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Questions tagged [solutions]

This tag should be applied to questions dealing with solutions of any kind. A solution is a liquid or solid phase containing more than one substance where, for convenience, one (or more) substance(s) called the solvent is treated differently from the other substances, which are called solutes. If water is the solvent, then the more appropriate 'aqueous-solution' tag should (also) be specified.

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Why do salts such as NaCl dissolve?

If we look at solubility of salts in water, we are told that they disassociate, because the positive $\ce{Na}$ ion is attracted to the partially negative oxygen in water and the negative $\ce{Cl}$ is ...
13
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2answers
21k views

How does volume contraction in solvent mixing work?

I recall seeing chemistry demonstrations where a significant amount of a solute is dissolved in a solvent and the solution volume barely changes. Questions regarding this: 1) How is this possible? 2)...
11
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2answers
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Justification for Freezing Point Depression & Boiling Point Elevation in Solutions?

I was wondering if the following justification for freezing point depression and boiling point elevation are conceptually correct. The reason why I ask this question is because I have been self ...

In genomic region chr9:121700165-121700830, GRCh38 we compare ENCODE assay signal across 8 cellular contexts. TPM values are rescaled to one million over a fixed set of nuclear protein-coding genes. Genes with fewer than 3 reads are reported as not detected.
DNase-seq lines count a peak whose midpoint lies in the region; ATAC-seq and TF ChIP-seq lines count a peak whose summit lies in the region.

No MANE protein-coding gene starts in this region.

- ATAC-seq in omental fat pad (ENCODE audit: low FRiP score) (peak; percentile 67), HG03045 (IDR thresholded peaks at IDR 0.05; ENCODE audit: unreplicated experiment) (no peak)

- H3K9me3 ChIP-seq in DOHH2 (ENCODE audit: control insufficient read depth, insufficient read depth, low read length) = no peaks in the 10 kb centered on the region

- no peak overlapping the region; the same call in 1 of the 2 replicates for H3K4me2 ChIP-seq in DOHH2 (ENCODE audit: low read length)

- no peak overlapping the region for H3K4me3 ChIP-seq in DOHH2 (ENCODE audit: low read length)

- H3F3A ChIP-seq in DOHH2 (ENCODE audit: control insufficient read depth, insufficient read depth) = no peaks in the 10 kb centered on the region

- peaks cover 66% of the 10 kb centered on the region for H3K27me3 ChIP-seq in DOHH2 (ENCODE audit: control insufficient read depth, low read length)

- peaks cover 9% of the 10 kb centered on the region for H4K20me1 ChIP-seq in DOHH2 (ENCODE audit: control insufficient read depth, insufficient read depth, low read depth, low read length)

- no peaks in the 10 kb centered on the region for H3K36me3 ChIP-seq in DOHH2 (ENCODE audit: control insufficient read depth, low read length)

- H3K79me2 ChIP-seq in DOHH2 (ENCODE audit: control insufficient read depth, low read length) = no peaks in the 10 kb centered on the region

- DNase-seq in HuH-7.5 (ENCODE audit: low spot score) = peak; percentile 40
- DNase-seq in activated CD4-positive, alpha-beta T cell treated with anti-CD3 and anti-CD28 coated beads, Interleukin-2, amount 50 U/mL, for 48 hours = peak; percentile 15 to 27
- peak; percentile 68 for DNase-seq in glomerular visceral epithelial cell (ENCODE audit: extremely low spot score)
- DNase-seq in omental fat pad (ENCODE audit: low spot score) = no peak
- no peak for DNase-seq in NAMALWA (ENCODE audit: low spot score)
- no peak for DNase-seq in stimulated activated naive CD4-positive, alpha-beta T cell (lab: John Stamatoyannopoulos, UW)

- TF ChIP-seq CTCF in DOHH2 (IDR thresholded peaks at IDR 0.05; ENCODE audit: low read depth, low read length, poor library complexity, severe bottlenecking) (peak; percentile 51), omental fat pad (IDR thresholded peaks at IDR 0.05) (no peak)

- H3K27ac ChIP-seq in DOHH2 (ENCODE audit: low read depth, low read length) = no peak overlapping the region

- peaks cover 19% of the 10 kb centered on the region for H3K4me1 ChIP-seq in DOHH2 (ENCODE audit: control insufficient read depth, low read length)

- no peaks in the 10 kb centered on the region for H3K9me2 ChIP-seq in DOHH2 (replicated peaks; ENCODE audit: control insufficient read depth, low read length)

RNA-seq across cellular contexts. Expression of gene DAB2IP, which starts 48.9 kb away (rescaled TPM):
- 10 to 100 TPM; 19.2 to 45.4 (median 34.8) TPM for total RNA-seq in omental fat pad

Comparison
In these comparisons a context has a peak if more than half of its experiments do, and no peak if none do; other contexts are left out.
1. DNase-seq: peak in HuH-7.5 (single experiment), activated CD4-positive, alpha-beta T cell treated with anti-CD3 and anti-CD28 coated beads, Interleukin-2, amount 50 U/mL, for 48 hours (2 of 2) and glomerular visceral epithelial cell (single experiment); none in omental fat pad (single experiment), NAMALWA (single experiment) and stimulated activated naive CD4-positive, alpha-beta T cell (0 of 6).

10
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2answers
3k views

How can bromine water be called a solution?

Bromine water is a reagent which is used to test for unsaturation in organic compound. It is $2.8~\%$ bromine in water according to Wikipedia. But how is it made? This link describes the procedure ...
35
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6answers
387k views

Why does ice water get colder when salt is added?

It is well known that when you add salt to ice, the ice not only melts but will actually get colder. From chemistry books, I've learned that salt will lower the freezing point of water. But I’m a ...
22
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1answer
566 views

How to think of solvated electrons?

This excellent answer explains at length what's happening in this fascinating video entitled Liquid Electrons - Periodic Table of Videos. In the screenshot below, the metallic-looking solvated ...
9
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5answers
16k views

Is it possible to separate/remove sugar from common drinks, such as juice?

Is it possible to remove sugar from a drink (for example, juice) using common household equipment?
3
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1answer
3k views

Does NaCl reduce the surface tension of water?

Does NaCl reduce the surface tension of water? And why? For example soap does it, and I was wondering if NaCl does the same.
5
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3answers
8k views

Can there be more solvent in a solute?

Something I know that leads to this question: Water dissolved in ethanol. It might sounds weird to say water as a solute. Textbooks always says that solvent is the one present in larger quantity. ...
22
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5answers
2k views